The Preferential Option, Solidarity, and the Virtue of Paying Taxes: Reflections on the Catholic Vision of a Just Tax System
Michael A. Livingston
Rutgers, The State University of New Jersey - School of Law-Camden
January 22, 2007
This paper considers Roman Catholic attitudes toward taxation in their historical context and in the context of contemporary policy debates, specifically the issue of progressive or redistributive taxation and its role in modern society. The paper begins with a brief background discussion regarding progressivity and the typical (primarily secular) arguments on its behalf. Following this I turn to Christian (and especially Catholic) sources regarding the nature of a just society and the role of taxation and fiscal policy in creating and maintaining such a society. I then turn to two specific, more contemporary Catholic concepts relevant to the debate: (i) the solidarity concept, which has been to a significant degree secularized but retains Catholic roots, and (ii) the preferential option for the poor, which has its origins in various Papal statements and has implications for taxation and other public policies. The paper concludes with a brief reflection on the particularity of Catholic thought and the role of religious bodies in the tax debate.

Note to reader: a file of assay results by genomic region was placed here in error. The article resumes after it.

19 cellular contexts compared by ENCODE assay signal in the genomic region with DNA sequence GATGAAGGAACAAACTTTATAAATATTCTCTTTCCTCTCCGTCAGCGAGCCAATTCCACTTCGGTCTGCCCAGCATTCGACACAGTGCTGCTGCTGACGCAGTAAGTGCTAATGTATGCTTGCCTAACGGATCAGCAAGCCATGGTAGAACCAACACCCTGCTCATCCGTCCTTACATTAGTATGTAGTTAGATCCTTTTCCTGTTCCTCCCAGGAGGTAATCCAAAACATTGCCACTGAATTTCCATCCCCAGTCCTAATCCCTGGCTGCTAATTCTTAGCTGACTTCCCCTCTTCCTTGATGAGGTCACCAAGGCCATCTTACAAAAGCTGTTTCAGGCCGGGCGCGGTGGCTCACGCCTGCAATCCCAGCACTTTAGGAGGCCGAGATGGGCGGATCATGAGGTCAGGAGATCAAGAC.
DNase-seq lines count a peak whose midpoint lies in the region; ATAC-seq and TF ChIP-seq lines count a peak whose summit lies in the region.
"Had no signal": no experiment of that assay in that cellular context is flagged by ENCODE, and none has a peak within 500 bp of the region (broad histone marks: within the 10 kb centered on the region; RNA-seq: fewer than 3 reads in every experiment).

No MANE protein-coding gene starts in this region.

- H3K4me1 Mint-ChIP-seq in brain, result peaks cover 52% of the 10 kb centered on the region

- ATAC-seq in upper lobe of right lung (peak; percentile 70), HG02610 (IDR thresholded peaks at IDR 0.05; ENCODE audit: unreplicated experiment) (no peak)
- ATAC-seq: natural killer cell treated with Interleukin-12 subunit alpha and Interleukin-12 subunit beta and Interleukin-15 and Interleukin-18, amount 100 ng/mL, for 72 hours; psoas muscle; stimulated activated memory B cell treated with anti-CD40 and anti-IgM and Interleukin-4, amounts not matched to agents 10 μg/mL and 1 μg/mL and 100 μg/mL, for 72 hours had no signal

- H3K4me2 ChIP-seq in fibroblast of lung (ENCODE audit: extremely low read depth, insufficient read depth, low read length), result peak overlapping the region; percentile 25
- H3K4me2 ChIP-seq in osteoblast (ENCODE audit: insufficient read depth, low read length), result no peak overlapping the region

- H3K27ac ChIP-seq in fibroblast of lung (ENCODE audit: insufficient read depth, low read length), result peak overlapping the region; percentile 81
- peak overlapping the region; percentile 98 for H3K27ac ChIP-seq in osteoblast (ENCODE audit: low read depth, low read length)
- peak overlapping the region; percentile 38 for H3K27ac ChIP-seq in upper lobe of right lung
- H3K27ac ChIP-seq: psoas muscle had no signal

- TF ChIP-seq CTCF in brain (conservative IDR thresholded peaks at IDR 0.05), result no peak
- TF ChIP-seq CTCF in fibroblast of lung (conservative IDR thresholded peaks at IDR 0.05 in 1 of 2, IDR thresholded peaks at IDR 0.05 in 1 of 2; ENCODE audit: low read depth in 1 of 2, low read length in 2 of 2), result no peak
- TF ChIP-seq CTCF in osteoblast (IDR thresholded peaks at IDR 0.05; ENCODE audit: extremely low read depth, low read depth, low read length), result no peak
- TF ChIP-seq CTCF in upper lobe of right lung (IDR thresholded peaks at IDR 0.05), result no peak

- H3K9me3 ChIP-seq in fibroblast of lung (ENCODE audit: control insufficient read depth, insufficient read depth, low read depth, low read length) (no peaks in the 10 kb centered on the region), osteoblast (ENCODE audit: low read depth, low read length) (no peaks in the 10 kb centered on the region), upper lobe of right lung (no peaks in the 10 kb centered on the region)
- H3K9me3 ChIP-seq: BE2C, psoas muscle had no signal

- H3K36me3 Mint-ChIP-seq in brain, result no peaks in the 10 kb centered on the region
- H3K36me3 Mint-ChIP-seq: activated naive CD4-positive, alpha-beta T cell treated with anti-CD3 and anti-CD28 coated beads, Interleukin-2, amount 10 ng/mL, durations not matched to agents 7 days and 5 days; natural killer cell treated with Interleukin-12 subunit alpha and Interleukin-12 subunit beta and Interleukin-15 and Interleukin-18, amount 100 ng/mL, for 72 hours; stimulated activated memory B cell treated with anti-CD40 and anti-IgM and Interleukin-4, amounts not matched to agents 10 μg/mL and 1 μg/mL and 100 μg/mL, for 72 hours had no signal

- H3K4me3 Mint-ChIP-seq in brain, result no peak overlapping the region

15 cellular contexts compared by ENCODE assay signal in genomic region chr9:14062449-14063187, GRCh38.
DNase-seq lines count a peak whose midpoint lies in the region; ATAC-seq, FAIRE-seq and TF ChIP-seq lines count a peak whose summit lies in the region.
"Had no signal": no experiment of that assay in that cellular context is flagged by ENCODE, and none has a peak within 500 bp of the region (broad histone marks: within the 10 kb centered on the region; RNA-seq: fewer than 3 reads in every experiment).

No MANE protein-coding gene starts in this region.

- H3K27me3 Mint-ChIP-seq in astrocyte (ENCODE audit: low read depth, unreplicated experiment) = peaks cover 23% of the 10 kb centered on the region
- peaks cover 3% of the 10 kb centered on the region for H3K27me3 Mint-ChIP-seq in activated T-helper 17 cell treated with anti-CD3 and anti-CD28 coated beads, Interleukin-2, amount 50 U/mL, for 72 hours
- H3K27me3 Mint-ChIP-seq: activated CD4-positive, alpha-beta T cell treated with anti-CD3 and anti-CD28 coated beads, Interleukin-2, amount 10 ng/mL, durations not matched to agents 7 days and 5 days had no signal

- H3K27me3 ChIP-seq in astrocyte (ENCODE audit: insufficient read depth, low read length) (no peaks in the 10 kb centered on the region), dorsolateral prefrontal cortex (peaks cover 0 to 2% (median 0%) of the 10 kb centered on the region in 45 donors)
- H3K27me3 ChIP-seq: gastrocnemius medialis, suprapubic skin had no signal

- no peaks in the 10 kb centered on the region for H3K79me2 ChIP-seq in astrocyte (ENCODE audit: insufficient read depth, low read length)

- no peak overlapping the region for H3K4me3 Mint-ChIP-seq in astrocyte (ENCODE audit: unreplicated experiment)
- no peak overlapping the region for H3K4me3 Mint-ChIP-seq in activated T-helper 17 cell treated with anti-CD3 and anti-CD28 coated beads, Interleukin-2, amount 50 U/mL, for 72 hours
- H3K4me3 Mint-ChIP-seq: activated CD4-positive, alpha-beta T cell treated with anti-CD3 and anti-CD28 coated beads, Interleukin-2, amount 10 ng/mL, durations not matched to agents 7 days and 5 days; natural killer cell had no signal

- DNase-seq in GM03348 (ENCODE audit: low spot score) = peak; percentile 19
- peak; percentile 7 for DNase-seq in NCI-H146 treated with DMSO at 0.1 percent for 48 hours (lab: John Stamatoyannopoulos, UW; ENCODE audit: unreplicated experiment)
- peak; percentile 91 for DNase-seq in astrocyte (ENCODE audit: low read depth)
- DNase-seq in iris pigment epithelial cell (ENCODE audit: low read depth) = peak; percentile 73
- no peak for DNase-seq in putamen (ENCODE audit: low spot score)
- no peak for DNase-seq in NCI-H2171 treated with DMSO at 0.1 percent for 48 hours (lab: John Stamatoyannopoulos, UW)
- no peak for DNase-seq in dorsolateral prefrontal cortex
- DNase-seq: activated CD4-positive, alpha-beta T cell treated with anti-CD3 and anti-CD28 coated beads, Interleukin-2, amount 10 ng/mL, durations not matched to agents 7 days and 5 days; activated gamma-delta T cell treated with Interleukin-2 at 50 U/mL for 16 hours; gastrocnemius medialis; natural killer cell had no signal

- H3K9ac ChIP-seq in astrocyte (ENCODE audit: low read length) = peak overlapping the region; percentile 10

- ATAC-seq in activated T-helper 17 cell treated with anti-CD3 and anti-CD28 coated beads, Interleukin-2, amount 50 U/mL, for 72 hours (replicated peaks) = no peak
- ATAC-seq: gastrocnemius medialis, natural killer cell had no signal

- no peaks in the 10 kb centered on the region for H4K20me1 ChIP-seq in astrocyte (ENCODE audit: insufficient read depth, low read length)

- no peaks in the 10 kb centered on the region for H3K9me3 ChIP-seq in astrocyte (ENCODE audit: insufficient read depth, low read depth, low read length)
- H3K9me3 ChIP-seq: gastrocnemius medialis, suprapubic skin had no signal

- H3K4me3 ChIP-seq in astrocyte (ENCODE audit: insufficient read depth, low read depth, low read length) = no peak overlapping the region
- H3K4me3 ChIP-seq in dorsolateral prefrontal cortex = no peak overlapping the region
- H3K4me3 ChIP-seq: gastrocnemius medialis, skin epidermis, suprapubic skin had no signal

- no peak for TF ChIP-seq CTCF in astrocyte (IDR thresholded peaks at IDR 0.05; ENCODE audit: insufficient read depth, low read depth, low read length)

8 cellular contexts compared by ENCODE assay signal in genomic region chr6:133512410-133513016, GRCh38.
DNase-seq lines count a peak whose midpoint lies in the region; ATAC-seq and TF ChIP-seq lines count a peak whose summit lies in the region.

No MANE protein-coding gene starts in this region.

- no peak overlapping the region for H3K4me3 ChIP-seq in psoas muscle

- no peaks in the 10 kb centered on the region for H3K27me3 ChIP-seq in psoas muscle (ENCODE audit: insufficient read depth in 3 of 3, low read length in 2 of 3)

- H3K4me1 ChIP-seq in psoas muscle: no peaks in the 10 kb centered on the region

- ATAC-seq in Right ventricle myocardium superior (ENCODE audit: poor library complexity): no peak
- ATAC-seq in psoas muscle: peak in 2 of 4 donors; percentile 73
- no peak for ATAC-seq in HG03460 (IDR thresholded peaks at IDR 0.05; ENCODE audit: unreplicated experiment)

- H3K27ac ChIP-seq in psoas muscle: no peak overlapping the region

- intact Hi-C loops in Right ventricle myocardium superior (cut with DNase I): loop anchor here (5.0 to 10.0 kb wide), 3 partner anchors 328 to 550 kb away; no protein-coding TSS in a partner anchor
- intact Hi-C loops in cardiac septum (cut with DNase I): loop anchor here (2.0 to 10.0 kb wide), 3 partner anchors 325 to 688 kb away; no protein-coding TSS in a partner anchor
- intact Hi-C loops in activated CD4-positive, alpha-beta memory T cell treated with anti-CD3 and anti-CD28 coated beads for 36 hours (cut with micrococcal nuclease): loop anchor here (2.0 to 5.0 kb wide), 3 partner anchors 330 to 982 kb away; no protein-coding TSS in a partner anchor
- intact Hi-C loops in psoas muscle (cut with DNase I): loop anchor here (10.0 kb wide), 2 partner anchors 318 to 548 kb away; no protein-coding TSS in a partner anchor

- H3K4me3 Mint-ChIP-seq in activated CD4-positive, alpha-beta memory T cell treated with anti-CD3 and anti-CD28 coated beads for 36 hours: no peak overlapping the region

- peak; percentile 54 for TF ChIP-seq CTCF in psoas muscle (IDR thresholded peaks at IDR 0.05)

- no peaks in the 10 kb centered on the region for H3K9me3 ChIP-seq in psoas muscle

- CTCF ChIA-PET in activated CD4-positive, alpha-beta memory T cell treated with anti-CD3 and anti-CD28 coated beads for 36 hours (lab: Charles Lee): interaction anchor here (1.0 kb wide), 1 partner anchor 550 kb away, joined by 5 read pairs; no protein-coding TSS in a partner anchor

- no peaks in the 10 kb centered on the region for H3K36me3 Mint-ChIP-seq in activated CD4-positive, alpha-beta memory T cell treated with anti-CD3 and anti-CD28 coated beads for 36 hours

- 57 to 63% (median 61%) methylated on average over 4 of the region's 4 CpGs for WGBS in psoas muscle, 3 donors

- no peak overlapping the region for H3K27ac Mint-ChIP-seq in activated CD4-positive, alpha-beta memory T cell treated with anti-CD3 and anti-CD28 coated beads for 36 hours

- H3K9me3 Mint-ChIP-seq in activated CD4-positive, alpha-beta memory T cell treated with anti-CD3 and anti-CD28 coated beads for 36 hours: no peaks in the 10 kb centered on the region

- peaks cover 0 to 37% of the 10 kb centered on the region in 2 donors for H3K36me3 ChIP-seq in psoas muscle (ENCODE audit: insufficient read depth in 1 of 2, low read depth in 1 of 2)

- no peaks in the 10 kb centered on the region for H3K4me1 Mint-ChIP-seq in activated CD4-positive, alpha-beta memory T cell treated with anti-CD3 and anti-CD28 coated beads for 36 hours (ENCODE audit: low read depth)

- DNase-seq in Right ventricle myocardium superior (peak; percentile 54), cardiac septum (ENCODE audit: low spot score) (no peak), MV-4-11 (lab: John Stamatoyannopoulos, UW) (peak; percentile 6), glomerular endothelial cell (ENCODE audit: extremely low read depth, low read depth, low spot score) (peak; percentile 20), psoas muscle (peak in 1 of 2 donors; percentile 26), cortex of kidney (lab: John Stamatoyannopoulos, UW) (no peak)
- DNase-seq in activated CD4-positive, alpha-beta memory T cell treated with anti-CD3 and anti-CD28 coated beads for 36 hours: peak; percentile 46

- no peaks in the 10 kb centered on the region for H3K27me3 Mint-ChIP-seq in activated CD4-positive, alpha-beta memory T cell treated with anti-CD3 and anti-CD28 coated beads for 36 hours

Number of Pages in PDF File: 13
Keywords: taxation, income taxation, law and religion
JEL Classification: E61, E62, H20
Date posted: January 24, 2007
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